Relations: 'Constructive diplomacy' is paramount, expert says
The playing down of expectations by the United States of any breakthrough from U.S. Secretary of State Antony Blinken's upcoming visit to Beijing reflects its domestic politics and the tensions between the two nations, which need to be eased, according to China observers.
"This is not a visit in which I would anticipate a long list of deliverables coming out of it," Daniel Kritenbrink, the U.S. State Department's top diplomat for East Asia, told reporters on Wednesday, a few days before Blinken's visit to China, which is scheduled to start on Sunday.
"This is a really critical series of engagements that we'll have in Beijing at a crucial time in the relationship that we again hope will, at a minimum, reduce the risk of miscalculation so that we do not veer into potential conflict," he said.
Blinken will be the first U.S. secretary of state to travel to China since a brief visit in October 2018 by his Republican predecessor Mike Pompeo.
The top U.S. diplomat's trip is the first high-level follow-up to the in-person meeting between President Xi Jinping and U.S. President Joe Biden in Bali, Indonesia, in November, when they agreed to revive communications, ramp up practical cooperation and put relations on the right course.
Gary Hufbauer, a senior fellow and trade expert at the Peterson Institute for International Economics in Washington, said that sooner is better for the rescheduled trip, as "otherwise, China hawks, such as Congressman Mike Gallagher (who chairs a new U.S. congressional committee on China), completely dominate the news cycle with respect to U.S.-China relations".
White House Indo-Pacific Coordinator Kurt Campbell said that Washington has pursued an approach to Beijing that is competitive without veering into confrontation or conflict, and "intense competition requires intense diplomacy if we're going to manage tensions".
Beijing has said it does not shy away from competition, but opposes featuring competition predominantly in bilateral relations, or defining the relations as a competition.
Ahead of Blinken's planned trip, State Councilor and Foreign Minister Qin Gang said in a phone call with him on Wednesday that the U.S. should "stop interfering in China's internal affairs, and stop harming China's sovereignty, security and development interests in the name of competition".
Hufbauer, the Peterson Institute trade expert, added: "Bilateral competition is inevitable, but it's not inevitable for the U.S. to stress competition in every announcement. Instead, official declarations should stress areas where cooperation is possible."
Blinken's visit to Beijing appears to reflect nothing more than a reaffirmation of a principle that the U.S. has sought to put "a floor" on the relationship — hopefully limiting further damage to the deeply troubled relations, according to Stephen Roach, a senior fellow at the Paul Tsai China Center of Yale Law School.
While doing the minimum is better than nothing at all, it falls well short of the more ambitious agenda that would be required for meaningful and sustained conflict resolution, said the former Morgan Stanley Asia chairman.
"In light of a new round of sanctions and looming restrictions on U.S. investment in Chinese technologies, it is hard to be optimistic that Blinken's long-awaited visit is much of a breakthrough," Roach, author of the book Accidental Conflict: America, China, and the Clash of False Narratives, told China Daily on Wednesday.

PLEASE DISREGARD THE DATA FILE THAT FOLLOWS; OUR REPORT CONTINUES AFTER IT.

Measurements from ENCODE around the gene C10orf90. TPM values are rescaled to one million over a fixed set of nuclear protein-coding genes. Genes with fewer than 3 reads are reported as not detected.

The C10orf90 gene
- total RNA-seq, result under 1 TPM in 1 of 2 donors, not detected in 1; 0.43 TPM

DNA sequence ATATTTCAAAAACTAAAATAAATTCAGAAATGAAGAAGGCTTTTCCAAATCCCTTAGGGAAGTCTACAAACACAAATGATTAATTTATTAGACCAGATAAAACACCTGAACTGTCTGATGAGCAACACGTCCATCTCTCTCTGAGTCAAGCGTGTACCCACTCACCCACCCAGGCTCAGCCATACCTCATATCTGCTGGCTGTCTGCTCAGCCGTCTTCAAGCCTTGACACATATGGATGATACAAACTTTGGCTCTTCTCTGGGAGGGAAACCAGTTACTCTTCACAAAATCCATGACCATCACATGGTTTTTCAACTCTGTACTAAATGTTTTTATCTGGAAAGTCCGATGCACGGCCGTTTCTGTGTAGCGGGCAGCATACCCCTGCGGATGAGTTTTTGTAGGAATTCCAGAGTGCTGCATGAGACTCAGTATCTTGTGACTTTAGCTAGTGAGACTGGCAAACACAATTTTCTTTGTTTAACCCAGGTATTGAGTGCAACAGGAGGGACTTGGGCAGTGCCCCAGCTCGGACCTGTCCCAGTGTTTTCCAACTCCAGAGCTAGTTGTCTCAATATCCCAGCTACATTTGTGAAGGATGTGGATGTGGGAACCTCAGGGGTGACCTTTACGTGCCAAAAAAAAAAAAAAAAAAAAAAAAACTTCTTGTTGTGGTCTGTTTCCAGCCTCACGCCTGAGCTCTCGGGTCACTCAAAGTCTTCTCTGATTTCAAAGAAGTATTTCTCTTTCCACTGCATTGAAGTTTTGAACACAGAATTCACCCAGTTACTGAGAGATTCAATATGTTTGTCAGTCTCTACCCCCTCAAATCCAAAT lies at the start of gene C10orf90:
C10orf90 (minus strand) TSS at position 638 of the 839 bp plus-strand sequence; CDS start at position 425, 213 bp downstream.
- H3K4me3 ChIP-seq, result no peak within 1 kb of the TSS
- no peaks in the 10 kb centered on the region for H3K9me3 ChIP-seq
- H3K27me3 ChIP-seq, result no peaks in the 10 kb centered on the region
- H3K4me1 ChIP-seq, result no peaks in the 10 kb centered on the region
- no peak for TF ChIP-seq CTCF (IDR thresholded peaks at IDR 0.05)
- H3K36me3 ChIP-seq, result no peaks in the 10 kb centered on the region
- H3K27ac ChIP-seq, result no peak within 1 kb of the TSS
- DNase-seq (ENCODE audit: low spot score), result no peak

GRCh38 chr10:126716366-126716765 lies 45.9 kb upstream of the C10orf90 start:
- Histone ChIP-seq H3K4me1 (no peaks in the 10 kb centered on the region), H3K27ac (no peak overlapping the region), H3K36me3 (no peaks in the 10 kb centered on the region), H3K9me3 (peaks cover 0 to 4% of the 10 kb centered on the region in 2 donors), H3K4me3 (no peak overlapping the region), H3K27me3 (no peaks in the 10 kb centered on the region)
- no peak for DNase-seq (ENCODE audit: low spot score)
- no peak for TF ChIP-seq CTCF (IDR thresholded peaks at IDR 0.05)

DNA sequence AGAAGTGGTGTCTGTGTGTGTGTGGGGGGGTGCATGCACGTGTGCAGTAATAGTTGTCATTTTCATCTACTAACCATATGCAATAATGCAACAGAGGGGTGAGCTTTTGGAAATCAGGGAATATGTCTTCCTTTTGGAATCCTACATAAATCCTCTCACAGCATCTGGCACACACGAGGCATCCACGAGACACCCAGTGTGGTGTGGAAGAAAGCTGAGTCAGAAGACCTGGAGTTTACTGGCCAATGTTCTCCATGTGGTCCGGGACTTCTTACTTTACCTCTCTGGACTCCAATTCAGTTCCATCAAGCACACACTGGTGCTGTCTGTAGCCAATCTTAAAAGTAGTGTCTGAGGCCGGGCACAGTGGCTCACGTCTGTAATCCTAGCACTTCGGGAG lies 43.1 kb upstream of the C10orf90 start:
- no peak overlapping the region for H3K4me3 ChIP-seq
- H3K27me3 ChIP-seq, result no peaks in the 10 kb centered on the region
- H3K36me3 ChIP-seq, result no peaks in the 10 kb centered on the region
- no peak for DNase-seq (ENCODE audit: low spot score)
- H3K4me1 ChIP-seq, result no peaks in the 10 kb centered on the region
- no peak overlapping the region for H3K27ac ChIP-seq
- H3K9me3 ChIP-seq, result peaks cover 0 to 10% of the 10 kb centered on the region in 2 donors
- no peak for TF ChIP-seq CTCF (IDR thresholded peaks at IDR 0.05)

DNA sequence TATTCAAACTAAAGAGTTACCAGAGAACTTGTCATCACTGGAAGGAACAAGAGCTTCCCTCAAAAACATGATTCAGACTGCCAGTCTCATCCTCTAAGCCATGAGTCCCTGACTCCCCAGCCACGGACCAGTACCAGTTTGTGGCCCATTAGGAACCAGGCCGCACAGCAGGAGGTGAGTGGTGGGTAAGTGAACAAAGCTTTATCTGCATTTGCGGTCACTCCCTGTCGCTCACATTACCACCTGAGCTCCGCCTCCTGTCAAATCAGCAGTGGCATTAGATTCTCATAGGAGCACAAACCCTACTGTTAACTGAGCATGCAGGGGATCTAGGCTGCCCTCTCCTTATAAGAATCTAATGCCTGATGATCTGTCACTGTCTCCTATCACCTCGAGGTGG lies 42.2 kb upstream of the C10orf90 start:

"But it certainly beats the alternative of an increasingly worrisome conflict," he added.
In an earlier interview, Roach said he did not expect "any meaningful progress" to arise out of the Blinken trip, as "too much damage has been done in recent weeks and months on the technology front to merit much optimism".
For Roach, the fixation on wordsmanship — that is, splitting hairs between competition and frictions, or between de-risking and decoupling — is only the latest example of the classic "diplomatic doublespeak" that has failed repeatedly to prevent an escalation in U.S.-China tensions.
"We can and must do better than that," he said.
At a time when bilateral relations have reached their lowest point since they were formally established in 1979, the first step in stabilizing relations is "getting back to Bali", according to Graham Allison, the Douglas Dillon professor of government at Harvard University.
This means reviving the high-level dialogue established by the two presidents, who have made a list of actions the two sides could jointly take — in areas such as climate change, public health, agriculture and food security — to reverse this downward trend, Allison wrote in an opinion piece on Wednesday.
Michael Swaine, a senior East Asia Fellow at the Quincy Institute for Responsible Statecraft, said that Blinken's travel is "the latest, welcome effort by Washington to inject stability into a dangerously fraught U.S.-China relationship".
"If Washington and Beijing truly seek to avoid a disastrous conflict, constructive diplomacy designed to stabilize their bilateral relationship is paramount," Swaine wrote in a commentary titled "Stabilize U.S.-China relations — before a 'near miss' turns into a crisis", which was published on Wednesday.
Blinken first visited China in 1996, when he was a member of the National Security Council staff in the administration of then U.S. president Bill Clinton.
He also traveled to Beijing in 2015 as deputy secretary of state under then U.S. president Barack Obama.
Since becoming Biden's top diplomat in January 2021, Blinken has pushed for a threefold China strategy of "invest, align, compete", branding the world's second-largest economy as "the most serious long-term challenge", a categorization that Beijing says is derived from grave misperceptions.